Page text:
My life has taken a remarkable trajectory, and I am now a proud graduate with a Master's Degree from the Smith School of Social Work. My passion for helping others led me to work with oncology patients at Mount Sinai Hospital and Susan G Komen.

In 2023, I celebrated another milestone—marrying my best friend. Throughout my journey, I discovered the therapeutic power of art, and it became an integral part of my healing process. I owe my recovery to the incredible clinicians, staff members, nurses, and countless individuals who supported my parents and me through the most challenging times.

My story is not just one of overcoming cancer but a testament to the strength that emerges from the collective support of a community. Today, I continue to thrive, inspired by my experiences, and dedicated to making a positive impact in the lives of others facing similar challenges.

Please see the link at MIB Program Osteosarcoma below

Self Care & Working 

I am writing an article regarding self-care a clinician and working alongside in the Oncology field. I wanted to share this excerpt:

 Understanding my own capacity on any given day became crucial and taught me the importance of what I can do in a given day.  Learning that my self care tools vary each day and should not be an extra job on top of our work. Recognizing the limits of what I could give allowed me to be present for my clients and serve as the advocate they needed as well as what I needed from my work in order to keep up the support I provide. 

My work environment was helpful in attaining respect and support from colleagues about our concerns, working within my hours, and utilizing my PTO while encouraging my colleagues to take theirs well. I took a look into understanding compassion fatigue and participated in ongoing training on Mindfulness practices.  I also found words of positive self talk and learning to be kinder to myself and give myself the grace I give to others.  I adopted practices such as limiting work-related discussions at home with my husband, embracing humor through a love for stand up comedy and comedy specials, taking breaks during the workday with my colleagues and engaging in solitary non-social work activities like drawing, photography, museum visits, and hiking. These practices formed the foundation of my belief that self-care is rooted in balance and mindfulness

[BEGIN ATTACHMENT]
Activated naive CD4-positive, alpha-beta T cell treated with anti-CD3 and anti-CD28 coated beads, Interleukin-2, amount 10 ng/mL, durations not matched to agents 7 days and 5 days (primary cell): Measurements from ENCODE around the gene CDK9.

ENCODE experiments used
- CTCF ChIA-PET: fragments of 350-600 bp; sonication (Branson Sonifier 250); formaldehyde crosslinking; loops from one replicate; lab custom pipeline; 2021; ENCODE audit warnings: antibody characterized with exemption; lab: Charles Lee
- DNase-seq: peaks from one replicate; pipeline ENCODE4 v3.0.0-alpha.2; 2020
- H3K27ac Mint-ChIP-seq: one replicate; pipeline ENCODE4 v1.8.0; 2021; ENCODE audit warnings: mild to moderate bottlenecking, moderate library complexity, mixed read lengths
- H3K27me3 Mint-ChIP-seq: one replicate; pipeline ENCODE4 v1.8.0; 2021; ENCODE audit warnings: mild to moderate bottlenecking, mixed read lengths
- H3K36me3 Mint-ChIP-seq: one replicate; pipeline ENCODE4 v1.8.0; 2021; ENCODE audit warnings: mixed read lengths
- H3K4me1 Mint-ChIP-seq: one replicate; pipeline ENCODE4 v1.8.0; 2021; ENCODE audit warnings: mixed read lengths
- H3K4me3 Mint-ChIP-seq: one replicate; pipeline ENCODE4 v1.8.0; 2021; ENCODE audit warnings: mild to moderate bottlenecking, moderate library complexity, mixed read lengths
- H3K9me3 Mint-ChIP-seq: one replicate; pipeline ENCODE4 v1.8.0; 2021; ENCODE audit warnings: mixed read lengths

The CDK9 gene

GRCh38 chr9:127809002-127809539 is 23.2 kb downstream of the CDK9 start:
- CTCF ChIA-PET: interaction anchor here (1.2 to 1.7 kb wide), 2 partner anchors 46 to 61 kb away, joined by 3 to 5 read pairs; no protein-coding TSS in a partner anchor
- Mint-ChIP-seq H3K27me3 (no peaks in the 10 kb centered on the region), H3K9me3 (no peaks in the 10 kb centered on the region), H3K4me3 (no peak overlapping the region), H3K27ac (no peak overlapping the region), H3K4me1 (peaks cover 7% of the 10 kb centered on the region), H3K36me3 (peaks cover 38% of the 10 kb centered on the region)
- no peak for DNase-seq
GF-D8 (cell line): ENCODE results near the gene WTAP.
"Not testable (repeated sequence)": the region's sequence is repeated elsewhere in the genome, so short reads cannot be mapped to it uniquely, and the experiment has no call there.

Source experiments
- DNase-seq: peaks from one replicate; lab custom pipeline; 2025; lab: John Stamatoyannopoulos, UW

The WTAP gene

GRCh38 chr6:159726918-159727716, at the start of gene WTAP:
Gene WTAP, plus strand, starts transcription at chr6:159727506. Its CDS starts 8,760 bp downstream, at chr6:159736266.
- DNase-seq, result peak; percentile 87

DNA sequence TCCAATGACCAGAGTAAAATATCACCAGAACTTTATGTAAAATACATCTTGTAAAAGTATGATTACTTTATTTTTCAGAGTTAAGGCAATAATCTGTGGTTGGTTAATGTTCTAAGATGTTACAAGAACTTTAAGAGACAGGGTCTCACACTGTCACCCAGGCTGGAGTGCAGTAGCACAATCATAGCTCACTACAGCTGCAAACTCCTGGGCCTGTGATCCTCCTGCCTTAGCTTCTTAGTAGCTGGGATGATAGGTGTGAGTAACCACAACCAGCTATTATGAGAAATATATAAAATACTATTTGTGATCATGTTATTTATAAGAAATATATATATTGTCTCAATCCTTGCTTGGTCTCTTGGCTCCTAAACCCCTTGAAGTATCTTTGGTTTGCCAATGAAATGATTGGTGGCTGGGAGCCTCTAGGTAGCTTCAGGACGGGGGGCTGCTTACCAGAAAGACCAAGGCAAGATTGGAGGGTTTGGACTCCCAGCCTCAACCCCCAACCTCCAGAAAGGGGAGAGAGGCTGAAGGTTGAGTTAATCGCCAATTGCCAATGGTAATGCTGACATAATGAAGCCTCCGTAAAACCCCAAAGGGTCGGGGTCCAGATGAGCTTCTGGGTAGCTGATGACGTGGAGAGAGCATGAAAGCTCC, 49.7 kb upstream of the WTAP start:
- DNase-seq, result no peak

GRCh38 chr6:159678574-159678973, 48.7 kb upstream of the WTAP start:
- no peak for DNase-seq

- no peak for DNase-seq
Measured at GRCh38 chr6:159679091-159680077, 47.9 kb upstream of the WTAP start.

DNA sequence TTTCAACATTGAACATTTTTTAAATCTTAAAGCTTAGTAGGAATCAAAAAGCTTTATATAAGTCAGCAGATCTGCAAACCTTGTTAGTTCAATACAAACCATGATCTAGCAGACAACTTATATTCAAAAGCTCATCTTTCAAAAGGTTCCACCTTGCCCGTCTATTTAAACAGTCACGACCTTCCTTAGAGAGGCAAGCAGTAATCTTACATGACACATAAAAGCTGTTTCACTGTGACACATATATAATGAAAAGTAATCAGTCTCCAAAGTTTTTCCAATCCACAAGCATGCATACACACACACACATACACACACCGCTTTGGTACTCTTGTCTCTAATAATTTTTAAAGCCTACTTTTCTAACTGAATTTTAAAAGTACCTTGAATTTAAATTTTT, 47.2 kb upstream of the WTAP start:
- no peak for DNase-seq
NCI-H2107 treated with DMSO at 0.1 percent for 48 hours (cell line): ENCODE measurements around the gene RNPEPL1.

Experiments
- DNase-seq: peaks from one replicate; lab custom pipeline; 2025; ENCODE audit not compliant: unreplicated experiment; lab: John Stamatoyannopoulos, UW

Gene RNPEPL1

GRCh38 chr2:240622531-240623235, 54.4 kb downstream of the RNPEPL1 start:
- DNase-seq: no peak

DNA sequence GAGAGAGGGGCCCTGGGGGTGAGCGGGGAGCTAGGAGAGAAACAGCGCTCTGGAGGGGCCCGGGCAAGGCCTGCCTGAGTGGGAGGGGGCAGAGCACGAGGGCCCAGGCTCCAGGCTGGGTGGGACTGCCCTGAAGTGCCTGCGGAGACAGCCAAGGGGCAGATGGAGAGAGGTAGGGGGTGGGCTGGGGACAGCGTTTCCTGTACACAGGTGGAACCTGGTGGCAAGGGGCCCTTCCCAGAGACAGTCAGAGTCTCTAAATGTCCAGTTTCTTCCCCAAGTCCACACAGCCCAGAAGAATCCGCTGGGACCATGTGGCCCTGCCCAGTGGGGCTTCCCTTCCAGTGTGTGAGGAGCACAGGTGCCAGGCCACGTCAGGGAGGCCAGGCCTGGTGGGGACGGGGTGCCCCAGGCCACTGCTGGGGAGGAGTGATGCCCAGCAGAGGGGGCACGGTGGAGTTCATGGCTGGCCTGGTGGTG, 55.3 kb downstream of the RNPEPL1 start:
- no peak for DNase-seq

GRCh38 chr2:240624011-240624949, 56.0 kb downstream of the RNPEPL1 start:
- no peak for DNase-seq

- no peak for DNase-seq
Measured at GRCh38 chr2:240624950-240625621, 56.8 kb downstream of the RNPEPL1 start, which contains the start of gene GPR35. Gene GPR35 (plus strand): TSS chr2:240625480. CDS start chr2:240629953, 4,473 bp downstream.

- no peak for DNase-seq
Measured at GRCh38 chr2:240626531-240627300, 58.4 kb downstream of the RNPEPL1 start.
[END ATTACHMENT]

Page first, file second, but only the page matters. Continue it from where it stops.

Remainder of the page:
Autumn In New York City

Over the past month, I've experienced a whirlwind of changes. I've entered the bonds of marriage, embarked on a part-time job journey, and even had the opportunity to contribute my artwork to a charitable cause. Throughout it all, I've come to realize that embracing the simple moments and love in our lives has profoundly enriched my understanding of existence. It's in those small, in-between moments that we find reasons to be grateful.

I'm genuinely delighted to be in a position where I can be intentional with my actions and make more informed decisions in my day-to-day life. Looking ahead, I'm excited about my plans to explore more of Connecticut and New York City in the coming year.


I don’t love you as if you were a rose of salt, topaz,   
 or arrow of carnations that propagate fire:   
 I love you as one loves certain obscure things,   
 secretly, between the shadow and the soul.
 I love you as the plant that doesn’t bloom but carries   
 the light of those flowers, hidden, within itself,   
 and thanks to your love the tight aroma that arose   
from the earth lives dimly in my body.
 I love you without knowing how, or when, or from where,   
 I love you directly without problems or pride:
 I love you like this because I don’t know any other way to love,
 except in this form in which I am not nor are you,   
 so close that your hand upon my chest is mine,   
 so close that your eyes close with my dreams.

Pablo Neruda, “One Hundred Love Sonnets: XVII” from The Essential Neruda: Selected Poems, edited by Mark Eisner. Copyright © 2004 City Lights Books.

Summer Update

In my pursuit of wisdom, I often contemplate what lies within the fleeting moments I spend creating or immersing myself in meaningful work, whether it is clinical, artistic, and interpersonal relationships. Amidst self-criticism, I find solace in observing others' interpretations of things I create, what I say, and what I do, which offer fresh lenses through which to view myself. . As an artist, an introspective individual, and a future wife and mother, I reflect on the essence of the message I want to share with others. What type of story do I want to tell? What type of story do I want to share with others, through my work, through my artistic endeavors and through my engagement online and offline.

I acknowledge the inherent complexity of life, understanding that true control over global events will never be in my grasp. Nevertheless, the power in our ability to express and react to these events should not be underestimated. In the past 3 and a half years, I created more work than I have in the past decade. I, for one, find solace in expression, and patiently work on sharing beautiful images, narratives, and radiance of colors when I draw my deepest interest such as flowers.  I had the beautiful opportunity to share with others my creativity and also had an opportunity to display this.